Some apparent deficiencies have come to light in Japan’s prosecution of foreign bribery, and the OECD is urging the country to take action to close loopholes and stiffen penalties. Clifford Chance’s Wendy Wysong, Tess Forge and Catherine Ho weigh in.
with co-authors Tess Forge and Catherine Ho
In June 2019, the Organization for Economic Cooperation and Development (OECD) Working Group on Bribery in International Transactions criticized Japan’s efforts to combat bribery of foreign public officials (Report). In short, the OECD “remains concerned” that Japan is not doing enough to crack down on foreign bribery. The OECD identified a “major loophole” and “legislative defects” in Japan’s Unfair Competition Prevention Law (UCPL), calling on Japan to take “urgent” action. Japan will be in the spotlight for the 2020 Olympics, and this Report may be just the encouragement it needs to take a tougher stance on foreign bribery.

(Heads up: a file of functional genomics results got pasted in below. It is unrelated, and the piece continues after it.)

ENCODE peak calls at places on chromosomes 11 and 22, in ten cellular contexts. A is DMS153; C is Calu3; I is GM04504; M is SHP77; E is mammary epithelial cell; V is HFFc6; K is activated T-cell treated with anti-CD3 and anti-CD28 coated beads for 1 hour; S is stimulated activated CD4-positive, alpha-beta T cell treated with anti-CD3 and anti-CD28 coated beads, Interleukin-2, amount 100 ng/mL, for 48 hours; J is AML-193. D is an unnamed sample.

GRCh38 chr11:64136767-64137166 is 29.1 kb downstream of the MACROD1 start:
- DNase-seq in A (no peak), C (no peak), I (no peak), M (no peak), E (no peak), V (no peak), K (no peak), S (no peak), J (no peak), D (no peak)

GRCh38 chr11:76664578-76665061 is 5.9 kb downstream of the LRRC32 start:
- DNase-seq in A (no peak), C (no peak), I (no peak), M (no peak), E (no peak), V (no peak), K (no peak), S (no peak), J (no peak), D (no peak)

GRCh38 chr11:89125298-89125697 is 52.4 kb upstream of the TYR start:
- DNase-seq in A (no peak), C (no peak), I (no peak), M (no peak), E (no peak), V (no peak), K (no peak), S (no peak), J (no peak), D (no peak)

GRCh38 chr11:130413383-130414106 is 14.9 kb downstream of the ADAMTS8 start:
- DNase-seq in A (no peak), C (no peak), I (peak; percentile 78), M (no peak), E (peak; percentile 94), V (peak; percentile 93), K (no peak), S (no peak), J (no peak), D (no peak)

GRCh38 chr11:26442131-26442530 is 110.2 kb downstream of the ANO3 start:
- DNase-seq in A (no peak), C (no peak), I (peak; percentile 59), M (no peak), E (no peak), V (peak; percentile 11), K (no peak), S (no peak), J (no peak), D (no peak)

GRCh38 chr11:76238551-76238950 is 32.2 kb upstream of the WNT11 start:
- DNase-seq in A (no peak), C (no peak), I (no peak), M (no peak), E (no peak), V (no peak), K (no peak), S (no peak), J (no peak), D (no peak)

The OECD last evaluated Japan in December 2013. To prepare this updated Report, the OECD conducted on-site visits in Japan and invited members of government ministries, agencies, law enforcement, the judiciary, private enterprises, business organizations, auditing associations, civil society and academic and legal professionals, including Peter Coney and Tess Forge of Clifford Chance to participate in panel discussions.
The Root of the Concerns
In this Report, the OECD expressed concerns stemming from Japan’s “alarmingly low” number of corporate prosecutions for bribery of foreign public officials. The OECD emphasized that Japan’s prosecution rate is not commensurate with its size and the export-oriented nature of its economy, as well as the high-risk regions and sectors in which Japanese companies operate. Only two Japanese companies have been convicted for bribery of foreign public officials in the past 20 years.